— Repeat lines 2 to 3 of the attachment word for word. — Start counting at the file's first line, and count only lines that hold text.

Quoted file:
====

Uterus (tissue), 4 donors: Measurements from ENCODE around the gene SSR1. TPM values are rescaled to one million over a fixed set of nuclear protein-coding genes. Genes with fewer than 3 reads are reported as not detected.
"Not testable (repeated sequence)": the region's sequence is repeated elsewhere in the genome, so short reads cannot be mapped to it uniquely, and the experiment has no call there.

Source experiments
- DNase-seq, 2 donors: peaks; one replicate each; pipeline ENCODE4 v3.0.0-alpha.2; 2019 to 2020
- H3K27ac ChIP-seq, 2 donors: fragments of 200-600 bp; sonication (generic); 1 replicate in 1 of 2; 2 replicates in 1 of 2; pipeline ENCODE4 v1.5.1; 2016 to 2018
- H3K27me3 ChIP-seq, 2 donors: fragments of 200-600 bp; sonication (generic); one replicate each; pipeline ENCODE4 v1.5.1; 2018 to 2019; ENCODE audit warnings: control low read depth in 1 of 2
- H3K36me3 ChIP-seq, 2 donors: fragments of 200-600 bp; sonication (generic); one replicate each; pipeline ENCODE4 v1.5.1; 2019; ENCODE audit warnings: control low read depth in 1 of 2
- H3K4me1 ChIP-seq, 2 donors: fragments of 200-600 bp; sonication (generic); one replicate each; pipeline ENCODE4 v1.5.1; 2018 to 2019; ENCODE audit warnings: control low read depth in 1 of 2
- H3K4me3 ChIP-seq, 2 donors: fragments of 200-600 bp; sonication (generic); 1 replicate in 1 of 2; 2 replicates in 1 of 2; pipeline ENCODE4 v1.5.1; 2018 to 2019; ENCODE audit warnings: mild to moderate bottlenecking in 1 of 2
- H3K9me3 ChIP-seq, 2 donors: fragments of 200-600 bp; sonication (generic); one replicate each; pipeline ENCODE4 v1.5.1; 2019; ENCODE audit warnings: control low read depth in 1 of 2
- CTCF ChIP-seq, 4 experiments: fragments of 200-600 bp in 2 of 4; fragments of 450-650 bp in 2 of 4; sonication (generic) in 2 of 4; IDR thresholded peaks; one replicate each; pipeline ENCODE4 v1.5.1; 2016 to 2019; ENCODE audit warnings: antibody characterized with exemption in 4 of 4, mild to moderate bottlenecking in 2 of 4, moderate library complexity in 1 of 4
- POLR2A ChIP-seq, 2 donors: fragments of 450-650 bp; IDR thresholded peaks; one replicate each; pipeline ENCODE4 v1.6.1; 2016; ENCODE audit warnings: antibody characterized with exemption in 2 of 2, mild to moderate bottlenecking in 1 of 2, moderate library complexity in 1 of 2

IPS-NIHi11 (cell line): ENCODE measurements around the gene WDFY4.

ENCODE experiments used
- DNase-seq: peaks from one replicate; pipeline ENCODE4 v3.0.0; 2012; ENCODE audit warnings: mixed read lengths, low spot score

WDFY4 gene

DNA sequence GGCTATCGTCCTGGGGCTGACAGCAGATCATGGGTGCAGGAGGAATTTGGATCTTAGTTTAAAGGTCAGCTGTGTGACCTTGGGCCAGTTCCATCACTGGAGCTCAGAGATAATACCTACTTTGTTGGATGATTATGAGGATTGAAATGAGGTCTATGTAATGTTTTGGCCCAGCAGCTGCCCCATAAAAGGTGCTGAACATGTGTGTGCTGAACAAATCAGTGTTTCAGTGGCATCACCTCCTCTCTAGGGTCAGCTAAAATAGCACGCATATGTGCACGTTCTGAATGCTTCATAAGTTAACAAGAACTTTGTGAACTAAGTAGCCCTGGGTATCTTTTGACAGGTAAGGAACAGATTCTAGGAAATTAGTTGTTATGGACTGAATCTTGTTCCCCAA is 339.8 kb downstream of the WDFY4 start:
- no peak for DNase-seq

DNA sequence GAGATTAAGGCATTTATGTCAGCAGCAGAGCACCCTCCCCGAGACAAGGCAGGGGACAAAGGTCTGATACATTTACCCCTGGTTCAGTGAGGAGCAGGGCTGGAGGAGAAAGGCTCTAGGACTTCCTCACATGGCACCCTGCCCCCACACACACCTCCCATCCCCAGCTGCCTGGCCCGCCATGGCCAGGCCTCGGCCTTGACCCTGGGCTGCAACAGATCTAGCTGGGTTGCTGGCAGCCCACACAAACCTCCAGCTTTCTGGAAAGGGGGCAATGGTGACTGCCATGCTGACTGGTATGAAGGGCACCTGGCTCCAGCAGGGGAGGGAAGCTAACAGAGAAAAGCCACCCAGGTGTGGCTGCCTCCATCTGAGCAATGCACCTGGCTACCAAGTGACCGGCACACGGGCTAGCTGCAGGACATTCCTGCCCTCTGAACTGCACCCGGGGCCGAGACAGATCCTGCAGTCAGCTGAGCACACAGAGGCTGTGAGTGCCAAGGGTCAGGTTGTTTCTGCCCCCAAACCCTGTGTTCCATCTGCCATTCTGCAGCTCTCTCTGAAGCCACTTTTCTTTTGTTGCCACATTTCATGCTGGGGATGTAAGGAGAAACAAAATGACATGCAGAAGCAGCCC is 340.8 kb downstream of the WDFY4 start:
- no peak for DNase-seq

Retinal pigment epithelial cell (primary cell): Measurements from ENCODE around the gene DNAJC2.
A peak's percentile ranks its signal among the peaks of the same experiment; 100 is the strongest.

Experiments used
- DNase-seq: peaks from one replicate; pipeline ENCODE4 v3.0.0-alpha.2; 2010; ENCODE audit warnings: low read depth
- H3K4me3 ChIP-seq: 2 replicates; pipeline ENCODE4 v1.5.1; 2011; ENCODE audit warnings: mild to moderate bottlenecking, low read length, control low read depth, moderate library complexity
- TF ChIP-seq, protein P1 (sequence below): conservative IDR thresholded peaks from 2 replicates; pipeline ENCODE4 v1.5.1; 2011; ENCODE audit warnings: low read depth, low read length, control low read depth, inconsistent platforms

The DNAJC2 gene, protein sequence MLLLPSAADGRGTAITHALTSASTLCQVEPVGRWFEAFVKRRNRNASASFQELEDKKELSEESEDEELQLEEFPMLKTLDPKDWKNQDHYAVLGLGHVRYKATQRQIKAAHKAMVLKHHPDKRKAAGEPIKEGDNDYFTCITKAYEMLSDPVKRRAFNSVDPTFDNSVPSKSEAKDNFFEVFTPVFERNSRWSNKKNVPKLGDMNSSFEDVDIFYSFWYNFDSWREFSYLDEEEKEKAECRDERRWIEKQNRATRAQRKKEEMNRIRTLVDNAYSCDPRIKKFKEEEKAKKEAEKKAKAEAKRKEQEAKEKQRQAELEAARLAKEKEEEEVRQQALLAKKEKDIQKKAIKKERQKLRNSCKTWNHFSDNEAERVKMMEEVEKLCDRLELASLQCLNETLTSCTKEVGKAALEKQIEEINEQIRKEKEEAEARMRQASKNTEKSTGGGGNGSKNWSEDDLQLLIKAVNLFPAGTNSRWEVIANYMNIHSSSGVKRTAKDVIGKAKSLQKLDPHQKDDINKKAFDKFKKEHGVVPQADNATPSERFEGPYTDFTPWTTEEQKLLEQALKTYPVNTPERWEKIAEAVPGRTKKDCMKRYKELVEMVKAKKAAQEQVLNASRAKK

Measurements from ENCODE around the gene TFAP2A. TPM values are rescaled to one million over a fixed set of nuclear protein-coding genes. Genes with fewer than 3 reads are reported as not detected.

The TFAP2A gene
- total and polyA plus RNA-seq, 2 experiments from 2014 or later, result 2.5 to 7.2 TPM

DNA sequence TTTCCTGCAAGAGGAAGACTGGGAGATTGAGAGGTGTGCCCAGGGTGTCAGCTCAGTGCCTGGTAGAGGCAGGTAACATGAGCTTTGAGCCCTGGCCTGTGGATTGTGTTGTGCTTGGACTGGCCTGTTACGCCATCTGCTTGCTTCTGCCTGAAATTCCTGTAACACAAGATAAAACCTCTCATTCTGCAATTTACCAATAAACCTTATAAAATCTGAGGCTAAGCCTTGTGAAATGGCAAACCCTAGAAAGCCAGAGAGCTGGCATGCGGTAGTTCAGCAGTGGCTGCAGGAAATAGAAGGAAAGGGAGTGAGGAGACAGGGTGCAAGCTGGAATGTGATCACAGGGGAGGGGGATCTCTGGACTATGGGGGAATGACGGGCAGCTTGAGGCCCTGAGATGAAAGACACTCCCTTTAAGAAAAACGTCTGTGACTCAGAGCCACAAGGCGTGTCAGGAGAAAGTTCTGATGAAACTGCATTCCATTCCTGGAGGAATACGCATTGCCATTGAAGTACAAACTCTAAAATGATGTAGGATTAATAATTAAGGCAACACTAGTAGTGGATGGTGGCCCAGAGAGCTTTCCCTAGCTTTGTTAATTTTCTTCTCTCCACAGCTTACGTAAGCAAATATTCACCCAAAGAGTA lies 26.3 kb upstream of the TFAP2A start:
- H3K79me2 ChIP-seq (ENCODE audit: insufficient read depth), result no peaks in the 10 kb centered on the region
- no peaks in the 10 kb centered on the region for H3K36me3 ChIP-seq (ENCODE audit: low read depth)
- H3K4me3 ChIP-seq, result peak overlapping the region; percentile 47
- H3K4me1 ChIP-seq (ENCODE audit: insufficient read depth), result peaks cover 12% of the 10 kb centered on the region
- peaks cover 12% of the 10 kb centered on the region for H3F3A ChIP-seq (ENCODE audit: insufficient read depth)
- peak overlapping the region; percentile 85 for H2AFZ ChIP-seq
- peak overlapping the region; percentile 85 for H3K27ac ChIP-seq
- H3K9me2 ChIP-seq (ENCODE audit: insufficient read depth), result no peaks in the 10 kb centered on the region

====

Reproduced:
"Not testable (repeated sequence)": the region's sequence is repeated elsewhere in the genome, so short reads cannot be mapped to it uniquely, and the experiment has no call there.

Source experiments